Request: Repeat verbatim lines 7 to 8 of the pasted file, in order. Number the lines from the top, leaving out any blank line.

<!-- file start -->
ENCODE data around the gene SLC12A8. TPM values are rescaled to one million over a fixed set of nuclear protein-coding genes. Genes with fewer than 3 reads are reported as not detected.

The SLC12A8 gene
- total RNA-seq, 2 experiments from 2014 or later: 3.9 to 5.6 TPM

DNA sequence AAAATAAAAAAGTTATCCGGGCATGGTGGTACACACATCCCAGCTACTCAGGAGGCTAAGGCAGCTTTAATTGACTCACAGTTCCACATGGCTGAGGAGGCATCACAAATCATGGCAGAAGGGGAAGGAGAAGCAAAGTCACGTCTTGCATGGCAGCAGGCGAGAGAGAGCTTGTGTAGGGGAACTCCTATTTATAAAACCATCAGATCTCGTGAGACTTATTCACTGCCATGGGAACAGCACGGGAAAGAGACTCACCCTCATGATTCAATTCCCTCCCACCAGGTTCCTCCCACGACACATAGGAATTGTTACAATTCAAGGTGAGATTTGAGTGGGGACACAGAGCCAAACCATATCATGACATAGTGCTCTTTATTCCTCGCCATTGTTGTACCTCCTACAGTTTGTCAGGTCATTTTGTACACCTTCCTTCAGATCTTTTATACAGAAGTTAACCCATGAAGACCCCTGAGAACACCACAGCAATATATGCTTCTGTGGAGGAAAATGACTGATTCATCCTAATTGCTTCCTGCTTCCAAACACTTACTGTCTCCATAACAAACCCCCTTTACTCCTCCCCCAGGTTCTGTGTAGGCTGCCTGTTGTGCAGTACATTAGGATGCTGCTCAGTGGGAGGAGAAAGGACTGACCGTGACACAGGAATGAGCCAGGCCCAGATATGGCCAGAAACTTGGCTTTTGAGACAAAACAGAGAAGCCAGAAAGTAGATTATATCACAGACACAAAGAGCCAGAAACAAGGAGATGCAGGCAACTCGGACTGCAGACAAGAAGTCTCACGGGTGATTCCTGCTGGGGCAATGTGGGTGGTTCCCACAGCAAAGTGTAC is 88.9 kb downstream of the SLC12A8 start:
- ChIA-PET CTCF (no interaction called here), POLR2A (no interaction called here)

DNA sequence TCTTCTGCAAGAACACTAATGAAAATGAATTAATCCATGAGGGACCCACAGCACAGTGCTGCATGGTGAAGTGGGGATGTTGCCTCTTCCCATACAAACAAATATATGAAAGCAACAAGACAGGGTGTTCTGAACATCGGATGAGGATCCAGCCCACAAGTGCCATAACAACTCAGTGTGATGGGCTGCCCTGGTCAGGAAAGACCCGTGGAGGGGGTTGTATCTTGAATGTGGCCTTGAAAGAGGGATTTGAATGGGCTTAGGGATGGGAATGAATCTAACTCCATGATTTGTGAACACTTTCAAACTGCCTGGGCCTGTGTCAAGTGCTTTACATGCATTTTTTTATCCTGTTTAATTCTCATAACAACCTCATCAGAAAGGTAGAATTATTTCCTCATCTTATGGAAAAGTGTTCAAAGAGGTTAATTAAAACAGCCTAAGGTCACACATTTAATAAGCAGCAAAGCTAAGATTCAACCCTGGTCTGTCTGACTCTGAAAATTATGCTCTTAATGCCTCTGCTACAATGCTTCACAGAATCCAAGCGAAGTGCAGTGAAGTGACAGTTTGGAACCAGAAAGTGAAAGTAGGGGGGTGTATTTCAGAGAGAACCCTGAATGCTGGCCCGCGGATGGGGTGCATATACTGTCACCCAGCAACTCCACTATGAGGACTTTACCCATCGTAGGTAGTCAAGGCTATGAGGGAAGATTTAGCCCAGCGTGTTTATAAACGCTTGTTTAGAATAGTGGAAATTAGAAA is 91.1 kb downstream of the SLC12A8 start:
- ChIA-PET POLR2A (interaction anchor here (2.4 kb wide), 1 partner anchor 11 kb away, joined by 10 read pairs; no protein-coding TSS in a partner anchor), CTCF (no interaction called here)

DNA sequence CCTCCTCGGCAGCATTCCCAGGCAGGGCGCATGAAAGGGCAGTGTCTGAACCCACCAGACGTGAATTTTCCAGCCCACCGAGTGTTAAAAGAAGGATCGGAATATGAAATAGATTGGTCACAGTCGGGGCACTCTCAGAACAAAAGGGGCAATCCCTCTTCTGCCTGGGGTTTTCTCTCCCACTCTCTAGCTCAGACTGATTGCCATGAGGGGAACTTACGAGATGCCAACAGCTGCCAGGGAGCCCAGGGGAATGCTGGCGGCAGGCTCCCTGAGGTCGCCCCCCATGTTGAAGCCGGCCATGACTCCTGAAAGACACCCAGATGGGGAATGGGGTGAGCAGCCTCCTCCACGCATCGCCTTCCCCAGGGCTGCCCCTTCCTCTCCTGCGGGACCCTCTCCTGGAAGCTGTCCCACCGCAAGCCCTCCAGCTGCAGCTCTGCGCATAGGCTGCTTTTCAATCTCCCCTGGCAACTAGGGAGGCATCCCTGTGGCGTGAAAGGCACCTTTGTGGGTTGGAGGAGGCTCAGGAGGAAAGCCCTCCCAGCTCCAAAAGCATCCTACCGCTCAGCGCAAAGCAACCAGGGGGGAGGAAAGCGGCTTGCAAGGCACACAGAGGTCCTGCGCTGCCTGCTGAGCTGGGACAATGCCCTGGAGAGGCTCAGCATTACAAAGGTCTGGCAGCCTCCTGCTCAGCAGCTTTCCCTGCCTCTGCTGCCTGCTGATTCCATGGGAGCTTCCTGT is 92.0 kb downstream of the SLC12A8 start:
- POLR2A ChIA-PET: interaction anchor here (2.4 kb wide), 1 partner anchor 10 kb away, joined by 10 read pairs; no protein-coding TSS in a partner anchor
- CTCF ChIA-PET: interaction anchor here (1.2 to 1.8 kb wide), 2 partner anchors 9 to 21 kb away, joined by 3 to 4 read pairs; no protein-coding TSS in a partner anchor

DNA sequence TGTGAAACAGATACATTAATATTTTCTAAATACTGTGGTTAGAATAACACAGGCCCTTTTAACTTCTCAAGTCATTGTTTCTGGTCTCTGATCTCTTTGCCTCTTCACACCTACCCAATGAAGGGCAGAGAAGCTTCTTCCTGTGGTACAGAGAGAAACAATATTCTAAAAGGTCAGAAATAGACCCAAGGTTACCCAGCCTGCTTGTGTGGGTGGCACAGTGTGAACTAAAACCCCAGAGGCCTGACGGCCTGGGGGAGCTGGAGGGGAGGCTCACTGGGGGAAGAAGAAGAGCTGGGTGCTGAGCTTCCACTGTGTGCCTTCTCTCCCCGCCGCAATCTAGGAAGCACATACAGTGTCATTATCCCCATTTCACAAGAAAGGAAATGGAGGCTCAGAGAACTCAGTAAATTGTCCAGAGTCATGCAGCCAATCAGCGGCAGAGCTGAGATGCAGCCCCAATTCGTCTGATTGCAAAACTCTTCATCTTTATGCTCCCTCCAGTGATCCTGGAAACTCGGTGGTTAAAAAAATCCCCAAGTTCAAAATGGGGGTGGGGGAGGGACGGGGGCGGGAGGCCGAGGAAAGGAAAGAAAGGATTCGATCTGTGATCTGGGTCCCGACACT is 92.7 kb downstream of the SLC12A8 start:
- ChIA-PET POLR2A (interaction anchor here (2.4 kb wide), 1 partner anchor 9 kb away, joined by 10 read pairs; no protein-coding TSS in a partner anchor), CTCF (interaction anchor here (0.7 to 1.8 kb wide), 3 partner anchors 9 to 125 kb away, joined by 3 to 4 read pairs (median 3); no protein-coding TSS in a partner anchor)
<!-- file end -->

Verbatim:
- ChIA-PET POLR2A (interaction anchor here (2.4 kb wide), 1 partner anchor 11 kb away, joined by 10 read pairs; no protein-coding TSS in a partner anchor), CTCF (no interaction called here)

DNA sequence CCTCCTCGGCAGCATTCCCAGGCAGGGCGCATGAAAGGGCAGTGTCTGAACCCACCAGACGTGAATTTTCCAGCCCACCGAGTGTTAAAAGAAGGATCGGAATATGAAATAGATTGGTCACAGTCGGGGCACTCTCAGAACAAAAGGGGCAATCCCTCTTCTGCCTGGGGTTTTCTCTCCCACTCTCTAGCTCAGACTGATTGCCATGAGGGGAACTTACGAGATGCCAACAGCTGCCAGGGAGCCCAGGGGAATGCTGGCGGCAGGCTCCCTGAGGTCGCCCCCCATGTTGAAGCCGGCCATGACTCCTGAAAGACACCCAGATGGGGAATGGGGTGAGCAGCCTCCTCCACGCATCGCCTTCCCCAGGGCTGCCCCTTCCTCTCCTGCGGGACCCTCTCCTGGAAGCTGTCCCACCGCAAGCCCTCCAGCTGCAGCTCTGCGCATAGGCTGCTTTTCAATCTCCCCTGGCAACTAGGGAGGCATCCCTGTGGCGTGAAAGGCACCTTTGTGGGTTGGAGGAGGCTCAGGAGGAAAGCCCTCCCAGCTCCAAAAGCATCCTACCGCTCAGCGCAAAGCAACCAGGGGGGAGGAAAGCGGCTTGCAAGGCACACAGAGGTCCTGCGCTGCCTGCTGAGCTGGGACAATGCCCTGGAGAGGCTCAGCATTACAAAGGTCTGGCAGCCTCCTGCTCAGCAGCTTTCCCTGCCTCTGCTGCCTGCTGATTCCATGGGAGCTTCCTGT is 92.0 kb downstream of the SLC12A8 start: